The Mapper type implements the core two functions for mapping memory in Theseus:

  1. map_allocated_pages(): maps a specific range of AllocatedPages to frames that are allocated on demand by the system at a random physical address.
    • Useful if you have some virtual pages and just want to use them for general purposes, and you don't care which physical memory gets mapped to it.
  2. map_allocated_pages_to(): maps a specific range of AllocatedPages to a specific range of AllocatedFrames.
    • Useful if you need to access a hardware device or other memory that exists at a specific physical address.

The astute reader will notice that you can only map a range of exclusively-owned AllocatedPages to a range of exclusively-owned AllocatedFrames. You cannot simply map a raw virtual address or page to a raw physical address or frame, they have to be specifically requested from the corresponding allocator and then mapped using the current active page table. This is part of Theseus's solution to ensure that accessing any arbitrary region of memory is guaranteed safe at compile time.


This assumes the CPU is in a standard mode like protected mode or long mode with paging enabled. The MMU can be disabled, after which virtual addresses do not exist and physical addresses can be directly used, but Theseus (and most other OSes) do not disable the MMU.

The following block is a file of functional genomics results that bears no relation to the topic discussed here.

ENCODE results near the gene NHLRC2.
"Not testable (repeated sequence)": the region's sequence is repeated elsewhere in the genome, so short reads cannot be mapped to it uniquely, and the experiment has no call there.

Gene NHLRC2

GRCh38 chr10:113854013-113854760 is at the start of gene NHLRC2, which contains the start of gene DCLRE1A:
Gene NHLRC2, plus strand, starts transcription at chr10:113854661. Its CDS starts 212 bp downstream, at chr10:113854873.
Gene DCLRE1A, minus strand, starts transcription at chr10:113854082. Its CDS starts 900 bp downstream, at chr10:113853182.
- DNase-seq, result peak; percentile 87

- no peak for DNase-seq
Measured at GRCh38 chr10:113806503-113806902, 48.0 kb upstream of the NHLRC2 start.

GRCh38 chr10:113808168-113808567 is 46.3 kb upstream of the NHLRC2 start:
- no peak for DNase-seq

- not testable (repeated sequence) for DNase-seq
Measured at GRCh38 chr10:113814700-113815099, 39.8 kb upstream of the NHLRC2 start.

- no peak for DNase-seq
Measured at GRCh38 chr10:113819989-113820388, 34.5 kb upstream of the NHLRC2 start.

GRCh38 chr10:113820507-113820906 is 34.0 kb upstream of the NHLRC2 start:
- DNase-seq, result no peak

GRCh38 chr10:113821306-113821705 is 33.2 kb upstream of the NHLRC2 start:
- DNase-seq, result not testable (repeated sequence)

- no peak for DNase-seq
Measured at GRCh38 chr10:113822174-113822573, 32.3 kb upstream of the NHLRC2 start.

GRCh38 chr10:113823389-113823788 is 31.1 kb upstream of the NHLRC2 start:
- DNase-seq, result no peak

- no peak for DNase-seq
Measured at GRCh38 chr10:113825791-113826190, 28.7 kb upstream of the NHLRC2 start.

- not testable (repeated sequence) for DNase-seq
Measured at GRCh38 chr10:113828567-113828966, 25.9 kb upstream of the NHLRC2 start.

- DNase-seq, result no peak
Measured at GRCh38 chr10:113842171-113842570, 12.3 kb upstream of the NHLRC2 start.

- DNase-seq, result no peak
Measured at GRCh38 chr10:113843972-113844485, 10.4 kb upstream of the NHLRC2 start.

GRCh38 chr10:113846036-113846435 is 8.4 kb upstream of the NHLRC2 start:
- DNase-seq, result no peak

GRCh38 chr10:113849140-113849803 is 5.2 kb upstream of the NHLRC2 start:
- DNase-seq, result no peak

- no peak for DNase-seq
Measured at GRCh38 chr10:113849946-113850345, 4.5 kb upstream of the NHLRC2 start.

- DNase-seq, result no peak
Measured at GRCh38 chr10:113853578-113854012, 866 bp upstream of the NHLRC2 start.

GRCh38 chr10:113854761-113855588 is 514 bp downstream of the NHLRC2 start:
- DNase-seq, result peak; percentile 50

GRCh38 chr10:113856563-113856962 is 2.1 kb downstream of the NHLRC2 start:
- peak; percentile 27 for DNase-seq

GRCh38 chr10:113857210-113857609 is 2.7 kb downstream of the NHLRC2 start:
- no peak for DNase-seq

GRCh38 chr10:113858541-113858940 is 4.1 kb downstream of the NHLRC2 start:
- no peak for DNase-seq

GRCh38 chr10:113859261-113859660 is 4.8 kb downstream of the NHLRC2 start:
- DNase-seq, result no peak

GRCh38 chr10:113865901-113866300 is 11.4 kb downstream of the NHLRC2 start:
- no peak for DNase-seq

The MappedPages type

The MappedPages type represents a region of virtually-contiguous pages that are statically guaranteed to be mapped to real physical frames (which may or may not be contiguous). A MappedPages instance includes the following items:

  • The range of AllocatedPages that it owns and are currently mapped to
  • The permissions flags with which it was mapped, e.g., whether it is read-only, writable, cacheable, etc.
  • The root page table under which it was mapped, for extra safety and sanity checks.

MappedPages is the fundamental, sole way to represent and access mapped memory in Theseus; it serves as the backing representation for stacks, heaps, and other arbitrary memory regions, e.g., device MMIO and loaded cells.